FlatHead Lake 4

About 130 miles along, we got on I-90 eastbound, ten miles west of Missoula. And we still had great scenery for the remaining 80 miles of our trip to Garrison.

I-90 to Garrison

We pulled into the Riverfront RV Park in Garrison about 2:30 and were led directly to our site by the owner. This is the 4th time we’ve stayed here and we always enjoy it. It’s quiet, out of the way, and cheap. Only $26 total for 50 amp full hookups.

Mister smelled grass and demanded to be let out immediately, so I put him out on his leash while I hooked up.

A couple of minutes later this cute little poodle showed up and wanted to make friends with Mister and play.


Unfortunately Mister considers dogs this size as ‘snacks’ and started stalking the poodle. So I quickly scooped Mister up and tossed him in the rig before he ruined his dinner.

Mister's Snack

And just for the record, Mister considers dogs of ‘any’ size as snacks. I’ve seen him go after full size German Shepherds and Chows. And at about 25 pounds he’s no lightweight himself.

The views from this park are some of the nicest we’ve seen, and the storm front moving in just it more dramatic.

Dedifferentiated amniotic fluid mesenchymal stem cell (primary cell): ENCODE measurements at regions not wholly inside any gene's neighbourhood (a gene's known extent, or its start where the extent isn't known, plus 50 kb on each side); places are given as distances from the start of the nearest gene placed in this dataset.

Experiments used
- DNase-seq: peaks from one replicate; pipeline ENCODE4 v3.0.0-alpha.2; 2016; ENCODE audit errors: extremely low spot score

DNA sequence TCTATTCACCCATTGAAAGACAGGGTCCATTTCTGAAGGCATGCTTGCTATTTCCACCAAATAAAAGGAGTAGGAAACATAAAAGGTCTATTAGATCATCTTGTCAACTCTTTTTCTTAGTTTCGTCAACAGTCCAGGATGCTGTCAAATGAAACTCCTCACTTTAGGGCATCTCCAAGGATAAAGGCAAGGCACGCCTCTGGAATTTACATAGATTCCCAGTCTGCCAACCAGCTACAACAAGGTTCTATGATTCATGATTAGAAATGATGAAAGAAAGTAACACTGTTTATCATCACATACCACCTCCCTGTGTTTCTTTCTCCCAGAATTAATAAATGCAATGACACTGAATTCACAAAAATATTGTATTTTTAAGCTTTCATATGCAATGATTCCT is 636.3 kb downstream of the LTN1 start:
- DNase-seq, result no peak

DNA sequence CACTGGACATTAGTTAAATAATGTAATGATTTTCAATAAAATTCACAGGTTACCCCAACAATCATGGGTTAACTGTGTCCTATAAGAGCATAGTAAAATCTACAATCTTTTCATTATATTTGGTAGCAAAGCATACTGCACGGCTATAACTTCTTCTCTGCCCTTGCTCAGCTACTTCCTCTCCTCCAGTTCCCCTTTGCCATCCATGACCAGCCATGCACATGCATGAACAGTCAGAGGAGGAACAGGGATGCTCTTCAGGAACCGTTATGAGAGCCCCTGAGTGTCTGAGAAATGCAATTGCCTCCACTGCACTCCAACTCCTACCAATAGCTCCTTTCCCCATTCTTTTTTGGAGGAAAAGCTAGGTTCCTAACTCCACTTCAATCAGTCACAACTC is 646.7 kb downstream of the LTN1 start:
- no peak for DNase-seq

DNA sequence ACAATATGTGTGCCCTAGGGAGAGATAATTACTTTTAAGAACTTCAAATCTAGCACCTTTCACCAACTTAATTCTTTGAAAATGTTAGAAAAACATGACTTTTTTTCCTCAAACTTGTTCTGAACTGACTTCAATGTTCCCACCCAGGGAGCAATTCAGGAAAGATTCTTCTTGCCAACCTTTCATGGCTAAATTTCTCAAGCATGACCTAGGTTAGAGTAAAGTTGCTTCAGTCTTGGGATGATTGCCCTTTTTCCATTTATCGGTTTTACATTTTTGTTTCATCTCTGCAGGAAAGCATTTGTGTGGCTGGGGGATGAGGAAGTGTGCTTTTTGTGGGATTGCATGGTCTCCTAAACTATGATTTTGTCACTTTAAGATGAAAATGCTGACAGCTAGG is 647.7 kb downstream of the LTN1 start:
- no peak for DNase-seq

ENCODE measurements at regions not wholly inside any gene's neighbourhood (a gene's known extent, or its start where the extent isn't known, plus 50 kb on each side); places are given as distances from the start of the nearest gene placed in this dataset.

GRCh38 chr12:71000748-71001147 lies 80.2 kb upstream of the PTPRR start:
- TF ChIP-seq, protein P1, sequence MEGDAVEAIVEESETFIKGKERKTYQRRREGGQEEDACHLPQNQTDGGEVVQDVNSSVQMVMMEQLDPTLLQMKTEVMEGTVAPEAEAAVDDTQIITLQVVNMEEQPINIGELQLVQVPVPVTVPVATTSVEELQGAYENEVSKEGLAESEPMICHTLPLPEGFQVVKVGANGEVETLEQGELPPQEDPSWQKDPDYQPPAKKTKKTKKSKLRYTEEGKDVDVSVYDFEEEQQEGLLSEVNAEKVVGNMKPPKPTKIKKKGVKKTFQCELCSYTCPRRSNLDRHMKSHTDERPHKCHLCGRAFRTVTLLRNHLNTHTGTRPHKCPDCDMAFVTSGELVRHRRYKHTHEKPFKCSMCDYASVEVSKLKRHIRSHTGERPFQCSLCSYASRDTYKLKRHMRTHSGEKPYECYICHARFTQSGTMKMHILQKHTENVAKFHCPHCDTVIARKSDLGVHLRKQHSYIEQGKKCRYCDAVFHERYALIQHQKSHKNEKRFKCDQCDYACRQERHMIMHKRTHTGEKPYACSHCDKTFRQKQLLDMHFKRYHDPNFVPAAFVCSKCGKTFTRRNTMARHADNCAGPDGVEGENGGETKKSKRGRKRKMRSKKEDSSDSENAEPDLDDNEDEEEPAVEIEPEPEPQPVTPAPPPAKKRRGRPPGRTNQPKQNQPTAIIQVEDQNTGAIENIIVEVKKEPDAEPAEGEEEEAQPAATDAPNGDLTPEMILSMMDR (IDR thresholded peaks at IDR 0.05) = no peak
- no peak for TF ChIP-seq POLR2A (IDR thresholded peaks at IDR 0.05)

Riverfront 1

Riverfront 2

Riverfront 3

Right after we got parked Jan started a crockpot of pork stew with potatoes, parsnips, carrots, and garlic that was ready to eat about 6 pm.

Tomorrow we’ve got a 270 mile run to Billings, MT for one night before getting to Cody, WY on Thursday.

Thought for the Day:

I live in my own little world. I like it ‘cuz they know me here.

July 19, 2012

The King is Dead. Long Live the King . . .

A week or so ago I mentioned that during our break we had visited the Buc-ee’s in New Braunfels, TX, the largest convenience store in the world. At 68,000 square feet, with 83 toilets and 60 gas pumps, it’s certainly Texas-sized.

Well, this afternoon our daughter-in-law Linda sent us a link to a story about the new biggest Buc-ee’s in the world, and it’s going to be right down the road from the RV park we stay at when we’re in the Houston area. Unfortunately it won’t open until Memorial Day 2013, so we won’t get to visit it until the following Thanksgiving when we’ll be back in the area. Can’t wait.

This past Tuesday morning something unusual happened here at our rig site. It got very quiet and very dark. The rig normally looks like this at night.

Peggy Gate Rig 1


However, about 4:45am it looked like this.

Rig in the Dark

You know how that silence can be deafening? Well, that really held true here. Even the dark was deafening. The only thing lighting up the area was a couple of those portable light towers that have their own generators.